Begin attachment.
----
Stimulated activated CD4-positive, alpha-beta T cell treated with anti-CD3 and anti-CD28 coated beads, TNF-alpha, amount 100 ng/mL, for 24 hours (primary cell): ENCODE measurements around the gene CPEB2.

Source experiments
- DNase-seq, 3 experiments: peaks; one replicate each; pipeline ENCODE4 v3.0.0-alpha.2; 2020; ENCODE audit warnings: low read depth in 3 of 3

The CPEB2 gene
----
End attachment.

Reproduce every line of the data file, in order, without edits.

Stimulated activated CD4-positive, alpha-beta T cell treated with anti-CD3 and anti-CD28 coated beads, TNF-alpha, amount 100 ng/mL, for 24 hours (primary cell): ENCODE measurements around the gene CPEB2.

Source experiments
- DNase-seq, 3 experiments: peaks; one replicate each; pipeline ENCODE4 v3.0.0-alpha.2; 2020; ENCODE audit warnings: low read depth in 3 of 3

The CPEB2 gene